A few days ago, I saw a post about an online First Aid course. Upon completion of the program, which has no minimum age requirement, ‘students’ will be awarded a First Aid certificate.
The doctor in me freaked out. Big time. Especially when mothers are signing their children up, in the mistaken belief that Little Johnny / Little Janey can learn how to save lives in the real world after sitting in front of the computer screen for a few hours.
In this technological age, we can do most things online, ranging from controlling your lighting on remote to killing people. But to learn First Aid online?
99% of emergency life-saving skills are practical in nature. The theory is simple enough. Here it is, in a nutshell:
D = Danger. Ensuring that the casualty and First Aider are safe.
R = Response. Is the casualty responding to voice and/or touch?
A = Airway. Is there a blockage? Can you clear it?
B = Breathing. Is casualty breathing clearly?
C = Circulation. Is there a pulse? Is the beating? Is there major hemorrhage from somewhere?
It’s known as DR ABC. It’s easy enough to teach children. I am all for children learning First Aid, but in the real world, and with practical, hands-on experience and a lot of drilling. My fourteen-year-old daughter ran a First Aid course for children, and 75% of the course is getting kids to actually do things. Because much of of First Aid is confidence and drill, not theory. I have taught First Aid courses to clever adults, and many of them – well versed in the theory – froze in a simulated scenario.
So how realistic it is to expect an 8 year old to be proficient First Aider? Imagine this scenario. As you are crossing the road with your child, a car knocks you down on a lonely stretch of road and the drives off. The impact of the car shatters your thigh bone, and the fragments pierces your femoral artery. You fall to the ground, hitting your head and you lose consciousness. Your head wound starts bleeding profusely. The fall also causes you to choke on your tongue.
Following DR ABC to the letter, Little Johnny should drag your inert body away from the road, out of danger. He should then check on your response, clear your airway to resume your breathing, before making a judgment call to stem arterial flow from your thigh rather than the dramatic blood loss from the head wound. Seriously, even if your little darling is a superhuman being, can an eight year old realistically do all these?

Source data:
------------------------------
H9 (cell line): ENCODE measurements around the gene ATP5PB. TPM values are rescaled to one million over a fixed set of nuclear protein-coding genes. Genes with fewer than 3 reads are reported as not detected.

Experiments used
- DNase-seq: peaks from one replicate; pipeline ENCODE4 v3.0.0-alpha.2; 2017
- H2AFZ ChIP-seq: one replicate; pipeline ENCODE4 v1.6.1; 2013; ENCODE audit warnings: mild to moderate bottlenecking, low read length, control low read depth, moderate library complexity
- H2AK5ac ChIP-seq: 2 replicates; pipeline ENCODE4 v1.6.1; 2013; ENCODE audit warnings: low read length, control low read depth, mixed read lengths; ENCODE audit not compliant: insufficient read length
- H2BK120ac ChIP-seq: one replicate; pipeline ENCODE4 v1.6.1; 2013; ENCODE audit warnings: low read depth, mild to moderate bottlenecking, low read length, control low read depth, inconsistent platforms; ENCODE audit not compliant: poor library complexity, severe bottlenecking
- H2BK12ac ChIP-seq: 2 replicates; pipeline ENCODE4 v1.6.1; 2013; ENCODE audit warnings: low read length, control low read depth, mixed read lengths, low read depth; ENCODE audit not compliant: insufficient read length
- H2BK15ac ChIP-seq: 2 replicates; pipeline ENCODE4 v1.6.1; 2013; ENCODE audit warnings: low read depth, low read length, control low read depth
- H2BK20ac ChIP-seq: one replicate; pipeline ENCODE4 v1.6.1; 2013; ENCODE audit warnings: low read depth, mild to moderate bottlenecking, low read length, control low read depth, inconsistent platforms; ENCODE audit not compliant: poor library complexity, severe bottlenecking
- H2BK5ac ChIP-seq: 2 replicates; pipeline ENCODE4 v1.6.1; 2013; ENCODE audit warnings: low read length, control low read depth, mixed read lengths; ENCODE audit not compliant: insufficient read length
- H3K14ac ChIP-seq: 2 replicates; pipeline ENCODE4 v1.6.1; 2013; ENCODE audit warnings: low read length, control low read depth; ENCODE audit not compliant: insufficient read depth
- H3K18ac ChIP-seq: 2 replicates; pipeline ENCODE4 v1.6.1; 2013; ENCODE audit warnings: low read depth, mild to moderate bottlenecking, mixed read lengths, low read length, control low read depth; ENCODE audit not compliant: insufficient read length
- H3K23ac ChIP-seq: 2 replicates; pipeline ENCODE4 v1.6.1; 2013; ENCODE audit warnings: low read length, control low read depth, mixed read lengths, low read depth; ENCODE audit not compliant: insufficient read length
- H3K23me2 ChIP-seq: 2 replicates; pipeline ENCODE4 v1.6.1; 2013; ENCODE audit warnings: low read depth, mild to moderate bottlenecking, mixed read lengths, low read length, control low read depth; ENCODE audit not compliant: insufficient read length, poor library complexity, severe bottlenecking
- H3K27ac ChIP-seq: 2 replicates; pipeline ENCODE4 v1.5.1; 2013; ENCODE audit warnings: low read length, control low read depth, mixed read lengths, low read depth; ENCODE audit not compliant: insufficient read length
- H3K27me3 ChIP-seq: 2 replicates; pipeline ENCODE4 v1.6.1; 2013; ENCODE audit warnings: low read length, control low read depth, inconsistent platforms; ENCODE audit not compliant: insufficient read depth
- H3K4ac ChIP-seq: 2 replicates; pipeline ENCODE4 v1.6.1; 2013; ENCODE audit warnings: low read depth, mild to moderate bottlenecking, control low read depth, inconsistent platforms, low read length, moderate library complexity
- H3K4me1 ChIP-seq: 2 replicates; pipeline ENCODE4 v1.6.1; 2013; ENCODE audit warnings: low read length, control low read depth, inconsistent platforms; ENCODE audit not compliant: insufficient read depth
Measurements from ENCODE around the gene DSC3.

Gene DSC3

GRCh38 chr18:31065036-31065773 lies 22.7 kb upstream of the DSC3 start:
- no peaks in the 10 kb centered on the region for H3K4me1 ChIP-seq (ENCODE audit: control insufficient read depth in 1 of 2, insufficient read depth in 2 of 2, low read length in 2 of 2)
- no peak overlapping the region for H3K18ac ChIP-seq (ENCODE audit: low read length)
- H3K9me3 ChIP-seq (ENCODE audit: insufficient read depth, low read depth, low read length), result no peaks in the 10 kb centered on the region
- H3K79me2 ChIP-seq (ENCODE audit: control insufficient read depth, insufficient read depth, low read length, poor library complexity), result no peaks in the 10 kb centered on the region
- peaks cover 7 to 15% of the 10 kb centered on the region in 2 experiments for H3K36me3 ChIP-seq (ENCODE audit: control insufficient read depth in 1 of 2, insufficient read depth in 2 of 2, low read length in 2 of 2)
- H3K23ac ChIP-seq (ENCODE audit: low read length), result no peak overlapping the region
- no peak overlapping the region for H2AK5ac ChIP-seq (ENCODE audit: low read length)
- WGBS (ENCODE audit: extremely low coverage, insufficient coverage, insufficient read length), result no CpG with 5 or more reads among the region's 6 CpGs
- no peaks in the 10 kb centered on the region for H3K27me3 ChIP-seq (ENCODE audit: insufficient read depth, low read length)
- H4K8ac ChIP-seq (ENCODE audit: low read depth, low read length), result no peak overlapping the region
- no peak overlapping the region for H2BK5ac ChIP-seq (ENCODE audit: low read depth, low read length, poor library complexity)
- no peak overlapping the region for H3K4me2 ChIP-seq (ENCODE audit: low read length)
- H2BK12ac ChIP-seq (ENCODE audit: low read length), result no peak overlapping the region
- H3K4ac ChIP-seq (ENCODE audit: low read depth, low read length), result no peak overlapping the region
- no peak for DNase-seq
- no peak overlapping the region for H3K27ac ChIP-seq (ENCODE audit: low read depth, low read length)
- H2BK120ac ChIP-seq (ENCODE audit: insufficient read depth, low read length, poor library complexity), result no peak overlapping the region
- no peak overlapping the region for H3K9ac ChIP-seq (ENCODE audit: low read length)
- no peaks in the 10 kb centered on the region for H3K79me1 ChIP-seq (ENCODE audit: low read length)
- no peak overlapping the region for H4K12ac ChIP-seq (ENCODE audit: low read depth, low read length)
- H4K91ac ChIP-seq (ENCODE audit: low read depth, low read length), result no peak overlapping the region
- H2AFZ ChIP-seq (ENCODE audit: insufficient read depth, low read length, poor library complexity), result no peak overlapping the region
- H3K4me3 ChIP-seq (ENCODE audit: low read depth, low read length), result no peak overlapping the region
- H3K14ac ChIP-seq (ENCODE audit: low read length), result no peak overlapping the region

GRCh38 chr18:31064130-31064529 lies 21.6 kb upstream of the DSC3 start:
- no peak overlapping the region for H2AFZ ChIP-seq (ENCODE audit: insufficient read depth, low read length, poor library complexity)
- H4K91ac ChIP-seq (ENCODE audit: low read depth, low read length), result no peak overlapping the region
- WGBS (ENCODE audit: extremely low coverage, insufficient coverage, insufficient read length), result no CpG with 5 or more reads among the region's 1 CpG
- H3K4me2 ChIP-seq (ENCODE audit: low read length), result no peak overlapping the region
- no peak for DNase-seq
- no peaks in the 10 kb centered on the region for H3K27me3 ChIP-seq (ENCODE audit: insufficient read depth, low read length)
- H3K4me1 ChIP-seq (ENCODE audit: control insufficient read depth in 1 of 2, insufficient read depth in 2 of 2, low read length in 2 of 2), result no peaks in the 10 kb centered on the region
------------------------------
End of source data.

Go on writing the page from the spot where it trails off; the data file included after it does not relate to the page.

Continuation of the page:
I, for one, would prefer to teach my Little Janey life-saving skills in the real world. I would teach her to be safe first and foremost. In the scenario above, she should leave the casualty behind and get herself away from the road. There is not much point in having two dead bodies. Little Janey should learn to walk facing the traffic and flag the next car down for help in the safest possible manner instead of sacrificing her own life trying to drag a dead-weight adult off the danger zone, a futile task in most cases.
How realistic is it to expect an eight year old to be able to clear blocked airways? I was in an airplane recently when a fellow passenger choked on a piece of meat. A panicked call went out for a doctor on board to identify himself to the flight attendant. By the time I reached the casualty, another doctor was already there, performing the Heimlich manouvre. The doctor was an Australian male, with burly forearms locked tightly around the casualty, trying to dislodge the small piece of meat using the standard protocol. Without much success. I took the decision to put the casualty in a head-lower position – with the help of three men – before using a metal spoon to pry open the casualty’s jaw and retrieve that piece of meat. I could not have managed this on my own, and neither could your eight-year-old superhumanbeing child.
So please, dear parents, be realistic. And teach your children real life-saving skills. Teach your child how to get help. A survey of 757 parents which was carried out by Mumsnet, the UK’s largest Internet community for parents, showed a woefully small number of children actually know how to dial for help. Teach your child how to call the emergency number from a locked smartphone, give your address coherently and describe the incident as accurately and as succinctly as possible. Drill your child regularly. Constantly raise his awareness when it comes to safety. Because when it comes to children, this is what actually saves lives, not theoretical First Aid courses.